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Wednesday, 4 April 2007

After Midnight with Boston Blackie (1943) Lew Landers

It's been a while since I saw the first our Boston Blackie movies about Horatio Black, ex-jewellery thief and now circumstance driven detective making fools out of the police on a regular basis. Here he's brought into prominence because of a friend of his, Diamond Ed Barnaby, has been released from prison and is now being chased for three diamonds that are apparently rightfully his but very much wanted by the underworld. As Blackie was the one person he could trust she tracks him down when he mysteriously disappears. Blackie is busy delivering the Runt to Arthur Manleder's house to get married to a burlesque dancer called Dixie Rose Blossom, but can't resist the opportunity to help out and get arrested for murder in the meantime.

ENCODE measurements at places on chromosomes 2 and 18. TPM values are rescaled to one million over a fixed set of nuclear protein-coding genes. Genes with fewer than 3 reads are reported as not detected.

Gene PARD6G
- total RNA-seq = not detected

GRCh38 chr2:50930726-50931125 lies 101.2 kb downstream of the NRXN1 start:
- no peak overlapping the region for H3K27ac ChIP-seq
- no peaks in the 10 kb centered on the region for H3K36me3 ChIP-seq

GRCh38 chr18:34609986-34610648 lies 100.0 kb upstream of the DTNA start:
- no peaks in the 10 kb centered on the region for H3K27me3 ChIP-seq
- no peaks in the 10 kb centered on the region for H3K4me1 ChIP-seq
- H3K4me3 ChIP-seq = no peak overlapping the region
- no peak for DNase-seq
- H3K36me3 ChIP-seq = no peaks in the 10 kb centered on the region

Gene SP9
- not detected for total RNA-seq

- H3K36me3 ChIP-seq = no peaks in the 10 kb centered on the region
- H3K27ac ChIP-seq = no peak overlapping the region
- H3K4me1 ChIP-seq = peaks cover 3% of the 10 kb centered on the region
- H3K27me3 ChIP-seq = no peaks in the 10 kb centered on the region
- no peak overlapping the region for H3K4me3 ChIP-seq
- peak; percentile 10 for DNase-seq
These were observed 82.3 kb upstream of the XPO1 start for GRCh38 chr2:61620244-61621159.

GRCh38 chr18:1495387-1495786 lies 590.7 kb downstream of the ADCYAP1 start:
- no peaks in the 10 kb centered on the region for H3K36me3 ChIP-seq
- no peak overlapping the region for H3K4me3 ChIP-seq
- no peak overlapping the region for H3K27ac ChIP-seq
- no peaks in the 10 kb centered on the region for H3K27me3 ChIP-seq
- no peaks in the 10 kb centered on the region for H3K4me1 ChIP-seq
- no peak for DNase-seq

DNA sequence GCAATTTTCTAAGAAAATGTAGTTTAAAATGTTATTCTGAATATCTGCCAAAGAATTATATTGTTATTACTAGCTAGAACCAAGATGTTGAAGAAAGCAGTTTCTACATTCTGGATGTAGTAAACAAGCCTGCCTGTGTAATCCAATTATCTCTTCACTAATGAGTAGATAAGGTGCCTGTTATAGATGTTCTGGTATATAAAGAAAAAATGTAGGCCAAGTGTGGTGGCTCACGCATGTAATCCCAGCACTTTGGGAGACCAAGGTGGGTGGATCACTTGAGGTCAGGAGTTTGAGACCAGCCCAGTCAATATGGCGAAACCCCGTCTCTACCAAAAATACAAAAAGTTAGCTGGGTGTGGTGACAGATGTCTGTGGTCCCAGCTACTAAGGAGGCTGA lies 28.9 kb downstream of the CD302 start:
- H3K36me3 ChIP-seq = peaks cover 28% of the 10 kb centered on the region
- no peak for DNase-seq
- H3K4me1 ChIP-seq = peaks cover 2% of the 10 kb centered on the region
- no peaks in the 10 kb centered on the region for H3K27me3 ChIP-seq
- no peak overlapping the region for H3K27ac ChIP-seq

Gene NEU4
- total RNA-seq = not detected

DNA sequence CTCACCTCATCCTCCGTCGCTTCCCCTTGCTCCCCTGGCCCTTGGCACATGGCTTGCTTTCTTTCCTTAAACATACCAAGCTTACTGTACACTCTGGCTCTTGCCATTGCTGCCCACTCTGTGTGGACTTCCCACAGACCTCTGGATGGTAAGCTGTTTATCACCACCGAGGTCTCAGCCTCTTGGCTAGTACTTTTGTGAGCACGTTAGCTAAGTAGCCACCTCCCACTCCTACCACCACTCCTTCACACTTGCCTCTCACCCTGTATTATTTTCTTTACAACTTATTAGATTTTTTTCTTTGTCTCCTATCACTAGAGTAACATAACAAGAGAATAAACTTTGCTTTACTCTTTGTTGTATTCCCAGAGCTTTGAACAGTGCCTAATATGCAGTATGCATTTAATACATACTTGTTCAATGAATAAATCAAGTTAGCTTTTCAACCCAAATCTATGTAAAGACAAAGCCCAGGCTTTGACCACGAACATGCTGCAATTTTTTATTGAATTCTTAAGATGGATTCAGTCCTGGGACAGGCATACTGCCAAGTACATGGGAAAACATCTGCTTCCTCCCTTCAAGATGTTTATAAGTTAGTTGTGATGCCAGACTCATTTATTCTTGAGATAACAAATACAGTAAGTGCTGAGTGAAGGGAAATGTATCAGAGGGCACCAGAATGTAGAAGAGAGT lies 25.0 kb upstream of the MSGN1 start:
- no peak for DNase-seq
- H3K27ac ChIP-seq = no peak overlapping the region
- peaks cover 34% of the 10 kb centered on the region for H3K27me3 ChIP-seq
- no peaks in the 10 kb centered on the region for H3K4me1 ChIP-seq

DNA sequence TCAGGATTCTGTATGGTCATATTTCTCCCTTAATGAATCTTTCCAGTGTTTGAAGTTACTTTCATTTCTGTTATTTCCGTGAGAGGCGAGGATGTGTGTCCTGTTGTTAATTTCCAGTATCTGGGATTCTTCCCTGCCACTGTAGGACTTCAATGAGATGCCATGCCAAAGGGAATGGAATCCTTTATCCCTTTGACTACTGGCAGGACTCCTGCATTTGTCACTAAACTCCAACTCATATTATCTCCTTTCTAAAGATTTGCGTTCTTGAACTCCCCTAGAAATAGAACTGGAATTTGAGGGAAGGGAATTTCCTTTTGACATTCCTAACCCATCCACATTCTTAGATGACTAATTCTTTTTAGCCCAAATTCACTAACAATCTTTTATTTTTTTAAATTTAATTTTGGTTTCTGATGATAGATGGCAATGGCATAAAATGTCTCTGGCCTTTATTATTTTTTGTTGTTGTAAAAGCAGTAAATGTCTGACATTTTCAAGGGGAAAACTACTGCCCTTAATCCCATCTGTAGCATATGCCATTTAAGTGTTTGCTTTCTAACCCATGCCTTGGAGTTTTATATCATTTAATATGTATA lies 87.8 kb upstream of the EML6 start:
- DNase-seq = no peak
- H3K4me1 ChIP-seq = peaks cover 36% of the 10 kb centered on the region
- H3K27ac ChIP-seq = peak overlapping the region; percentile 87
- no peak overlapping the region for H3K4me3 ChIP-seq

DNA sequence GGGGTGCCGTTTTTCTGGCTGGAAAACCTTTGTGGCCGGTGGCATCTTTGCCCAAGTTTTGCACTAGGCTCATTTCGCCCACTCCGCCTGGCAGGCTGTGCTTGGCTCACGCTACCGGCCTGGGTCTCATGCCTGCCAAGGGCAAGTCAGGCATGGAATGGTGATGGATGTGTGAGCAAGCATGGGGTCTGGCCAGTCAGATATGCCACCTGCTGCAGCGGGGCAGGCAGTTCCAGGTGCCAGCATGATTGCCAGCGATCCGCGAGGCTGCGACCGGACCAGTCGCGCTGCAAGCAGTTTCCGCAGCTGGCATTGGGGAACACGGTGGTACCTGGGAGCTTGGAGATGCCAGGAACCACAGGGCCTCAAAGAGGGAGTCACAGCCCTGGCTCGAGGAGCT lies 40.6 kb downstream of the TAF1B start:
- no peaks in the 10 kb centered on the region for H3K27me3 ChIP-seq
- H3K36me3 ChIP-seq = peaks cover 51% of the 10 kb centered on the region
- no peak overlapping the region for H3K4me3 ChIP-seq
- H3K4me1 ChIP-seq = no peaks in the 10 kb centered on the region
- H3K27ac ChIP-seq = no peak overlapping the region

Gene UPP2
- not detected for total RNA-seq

There's plenty of fun here, with Blackie playing with Inspector Farraday and Detective Mathews incessantly and enthusiastically. Matthews gets to be a little too stupid on occasion but he's getting better. Cy Kendall is a great villain, playing the large and dangerous Joe Herschel; Jan Buckingham looks scarily real as Dixie Rose Blossom, who has a memorable wedding day for sure; and the leading lady is Ann Savage, a couple of years before Detour and not many before she'd retire from acting for over thirty years. She gets to do almost nothing here except look good but then she's hardly the point of the film.

The story is solid and all the regular hands were getting really used to their roles by now: not just Chester Morris as Blackie, but also George E Stone as the Runt, Richard Lane as Farraday, Walter Sande as Mathews and Lloyd Corrigan as Arthur Manleder. When the only real downside to this one is the lack of believable backdrops because the budget wouldn't allow for them, we're definitely on a winning entry in the series.

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